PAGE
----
The death of Senator Edward Kennedy in August 2009 marked the end of an era in which the Kennedy family dominated American political life. The youngest of nine children of ambitious parents, Edward’s long and distinguished life of public service was marred by personal difficulties and private tragedy, most notably the assassinations of his two older brothers, Jack (JFK) and Robert. Edward had been particularly close to Robert; when the latter was gunned down in June 1968 during his campaign to secure the Democratic nomination for the presidency, his grief was compounded by the enormous weight of expectation that then fell on his shoulders.
One year later, on the night of July 18 1969, Edward, who shared the family taste for living it up, attended a party on Chappaquiddick Island, just off the exclusive Massachusetts retreat of Martha’s Vineyard. At midnight Edward left the party to drive a fellow guest, 28-year-old Mary Jo Kopechne, to catch the ferry. Driving at speed, Kennedy missed the road and ran off a bridge into a tidal creek. Kennedy escaped from the capsized car but Kopechne drowned in the accident. Although he claimed to have tried to rescue her, Kennedy’s failure to report the incident for over ten hours and the subsequent inquest held in private led to accusations of a cover-up and public outrage that Kennedy had seemed prepared to put his political career ahead of a young woman’s life.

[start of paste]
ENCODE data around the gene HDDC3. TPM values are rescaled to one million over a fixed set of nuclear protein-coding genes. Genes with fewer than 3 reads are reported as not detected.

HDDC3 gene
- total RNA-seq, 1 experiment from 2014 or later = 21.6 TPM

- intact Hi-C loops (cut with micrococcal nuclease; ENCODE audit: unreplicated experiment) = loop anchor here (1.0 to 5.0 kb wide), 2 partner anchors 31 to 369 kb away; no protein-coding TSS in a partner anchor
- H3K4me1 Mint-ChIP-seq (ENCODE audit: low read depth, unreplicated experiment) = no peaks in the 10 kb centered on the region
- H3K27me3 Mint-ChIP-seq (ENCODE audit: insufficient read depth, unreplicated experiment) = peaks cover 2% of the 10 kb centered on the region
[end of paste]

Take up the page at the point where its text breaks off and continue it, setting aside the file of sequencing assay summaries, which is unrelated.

That career never recovered from Chappaquiddick. Although he remained a member of the US Senate until his death, becoming a conscientious and hugely effective legislator, Edward Kennedy had to abandon any serious aspirations to follow his brothers into high office, a move only underlined by an ill-judged campaign in 1980 for the party’s nomination in which he ran against President Jimmy Carter.
When: July 18-19 1969
Where: Chappaquiddick Island, Massachusetts, USA
Death toll: A single person died, Mary Jo Kopechne, but the incident had far-reaching repercussions.
You should know: Edward Kennedy was the third longest-serving member of the US Senate in American history.